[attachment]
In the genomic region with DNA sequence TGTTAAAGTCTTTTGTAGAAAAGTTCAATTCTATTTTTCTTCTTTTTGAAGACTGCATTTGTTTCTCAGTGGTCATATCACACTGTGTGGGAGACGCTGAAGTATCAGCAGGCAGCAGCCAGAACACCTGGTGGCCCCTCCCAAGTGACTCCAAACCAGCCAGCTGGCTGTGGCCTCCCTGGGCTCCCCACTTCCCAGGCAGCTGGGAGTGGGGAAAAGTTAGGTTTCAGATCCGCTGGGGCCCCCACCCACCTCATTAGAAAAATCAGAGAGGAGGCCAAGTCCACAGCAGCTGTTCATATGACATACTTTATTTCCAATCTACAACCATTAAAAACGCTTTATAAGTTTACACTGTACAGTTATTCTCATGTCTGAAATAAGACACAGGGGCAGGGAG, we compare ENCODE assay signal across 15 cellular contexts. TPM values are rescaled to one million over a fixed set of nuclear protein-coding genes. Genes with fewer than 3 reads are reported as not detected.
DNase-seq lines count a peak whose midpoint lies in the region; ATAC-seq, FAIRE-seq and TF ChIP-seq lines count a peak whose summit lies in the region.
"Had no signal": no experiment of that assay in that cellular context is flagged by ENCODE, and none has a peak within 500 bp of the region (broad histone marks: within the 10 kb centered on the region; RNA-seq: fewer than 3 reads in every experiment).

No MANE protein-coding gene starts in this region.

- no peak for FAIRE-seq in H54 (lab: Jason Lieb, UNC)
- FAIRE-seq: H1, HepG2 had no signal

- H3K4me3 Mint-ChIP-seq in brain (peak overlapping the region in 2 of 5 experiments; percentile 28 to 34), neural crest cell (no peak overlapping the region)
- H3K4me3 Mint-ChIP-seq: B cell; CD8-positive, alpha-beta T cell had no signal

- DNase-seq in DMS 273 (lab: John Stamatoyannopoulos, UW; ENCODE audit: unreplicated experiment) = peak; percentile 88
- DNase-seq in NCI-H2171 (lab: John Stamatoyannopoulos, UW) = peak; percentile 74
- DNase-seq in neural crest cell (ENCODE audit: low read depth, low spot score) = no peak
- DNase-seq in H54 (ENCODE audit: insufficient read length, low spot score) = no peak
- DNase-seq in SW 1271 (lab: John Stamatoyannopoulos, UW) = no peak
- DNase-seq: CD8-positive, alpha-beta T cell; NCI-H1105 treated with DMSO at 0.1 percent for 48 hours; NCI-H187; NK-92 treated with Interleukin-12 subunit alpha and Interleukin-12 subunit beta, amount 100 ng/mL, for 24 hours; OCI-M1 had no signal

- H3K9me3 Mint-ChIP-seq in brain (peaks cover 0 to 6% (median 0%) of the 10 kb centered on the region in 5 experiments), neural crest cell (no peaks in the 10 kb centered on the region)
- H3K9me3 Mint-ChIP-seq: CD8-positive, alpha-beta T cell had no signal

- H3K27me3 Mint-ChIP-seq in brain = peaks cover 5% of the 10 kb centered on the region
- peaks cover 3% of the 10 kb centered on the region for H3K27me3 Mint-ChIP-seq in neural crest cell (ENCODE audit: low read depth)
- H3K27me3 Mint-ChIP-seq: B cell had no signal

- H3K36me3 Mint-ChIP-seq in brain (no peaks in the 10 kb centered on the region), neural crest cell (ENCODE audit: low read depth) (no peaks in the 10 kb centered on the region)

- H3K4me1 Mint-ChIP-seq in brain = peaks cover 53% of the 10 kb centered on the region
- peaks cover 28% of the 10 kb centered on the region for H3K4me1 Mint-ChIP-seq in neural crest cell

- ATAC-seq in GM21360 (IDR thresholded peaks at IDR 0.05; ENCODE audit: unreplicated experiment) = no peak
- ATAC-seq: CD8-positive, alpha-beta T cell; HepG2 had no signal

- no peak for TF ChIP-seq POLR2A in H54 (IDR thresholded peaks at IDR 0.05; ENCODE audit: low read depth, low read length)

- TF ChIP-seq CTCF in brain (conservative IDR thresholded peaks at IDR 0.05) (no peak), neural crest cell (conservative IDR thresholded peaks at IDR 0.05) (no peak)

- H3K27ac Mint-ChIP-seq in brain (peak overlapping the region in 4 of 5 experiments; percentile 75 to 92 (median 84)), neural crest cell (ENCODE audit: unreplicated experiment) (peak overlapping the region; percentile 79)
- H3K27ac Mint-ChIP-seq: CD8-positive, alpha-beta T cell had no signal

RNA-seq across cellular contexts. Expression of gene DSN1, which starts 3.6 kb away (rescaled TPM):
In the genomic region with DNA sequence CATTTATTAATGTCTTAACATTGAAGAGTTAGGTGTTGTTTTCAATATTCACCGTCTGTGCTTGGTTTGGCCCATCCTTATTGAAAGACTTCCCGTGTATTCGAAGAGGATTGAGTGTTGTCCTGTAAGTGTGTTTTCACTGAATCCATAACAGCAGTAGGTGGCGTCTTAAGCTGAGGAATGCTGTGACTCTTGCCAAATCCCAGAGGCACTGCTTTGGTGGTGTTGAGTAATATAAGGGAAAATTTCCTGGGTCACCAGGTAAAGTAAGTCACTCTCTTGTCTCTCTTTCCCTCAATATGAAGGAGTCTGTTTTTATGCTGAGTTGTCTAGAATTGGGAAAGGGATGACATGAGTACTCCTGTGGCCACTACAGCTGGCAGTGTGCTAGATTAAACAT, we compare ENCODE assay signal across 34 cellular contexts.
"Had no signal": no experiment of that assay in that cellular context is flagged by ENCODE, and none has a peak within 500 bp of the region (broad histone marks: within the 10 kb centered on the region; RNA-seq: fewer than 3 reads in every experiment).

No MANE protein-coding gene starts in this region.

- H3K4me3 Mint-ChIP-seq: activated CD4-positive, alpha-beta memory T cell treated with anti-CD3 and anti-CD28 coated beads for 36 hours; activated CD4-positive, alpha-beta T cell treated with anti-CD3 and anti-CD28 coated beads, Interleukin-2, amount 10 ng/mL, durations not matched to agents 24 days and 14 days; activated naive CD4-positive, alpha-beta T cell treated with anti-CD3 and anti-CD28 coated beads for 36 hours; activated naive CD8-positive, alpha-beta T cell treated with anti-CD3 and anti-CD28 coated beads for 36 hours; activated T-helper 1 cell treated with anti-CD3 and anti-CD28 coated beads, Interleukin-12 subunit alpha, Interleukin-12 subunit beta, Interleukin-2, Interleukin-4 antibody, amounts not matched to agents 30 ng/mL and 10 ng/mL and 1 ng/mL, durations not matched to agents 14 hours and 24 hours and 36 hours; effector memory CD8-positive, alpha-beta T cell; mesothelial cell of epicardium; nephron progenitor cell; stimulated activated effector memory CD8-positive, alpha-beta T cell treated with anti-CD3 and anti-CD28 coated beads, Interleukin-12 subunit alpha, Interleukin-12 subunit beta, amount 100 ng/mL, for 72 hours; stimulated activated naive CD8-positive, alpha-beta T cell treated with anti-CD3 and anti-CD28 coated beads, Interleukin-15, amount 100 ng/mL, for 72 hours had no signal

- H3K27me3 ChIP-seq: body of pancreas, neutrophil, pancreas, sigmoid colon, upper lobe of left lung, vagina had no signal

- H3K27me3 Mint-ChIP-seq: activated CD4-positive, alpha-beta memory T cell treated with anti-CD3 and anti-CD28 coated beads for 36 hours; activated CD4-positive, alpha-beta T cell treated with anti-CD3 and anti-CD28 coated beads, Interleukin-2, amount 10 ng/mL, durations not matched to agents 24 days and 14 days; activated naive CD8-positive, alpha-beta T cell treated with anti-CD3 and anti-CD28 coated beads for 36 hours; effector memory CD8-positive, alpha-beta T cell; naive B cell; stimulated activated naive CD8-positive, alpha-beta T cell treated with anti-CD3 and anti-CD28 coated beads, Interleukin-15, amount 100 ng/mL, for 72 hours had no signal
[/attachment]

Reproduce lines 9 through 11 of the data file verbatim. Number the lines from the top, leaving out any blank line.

- DNase-seq in DMS 273 (lab: John Stamatoyannopoulos, UW; ENCODE audit: unreplicated experiment) = peak; percentile 88
- DNase-seq in NCI-H2171 (lab: John Stamatoyannopoulos, UW) = peak; percentile 74
- DNase-seq in neural crest cell (ENCODE audit: low read depth, low spot score) = no peak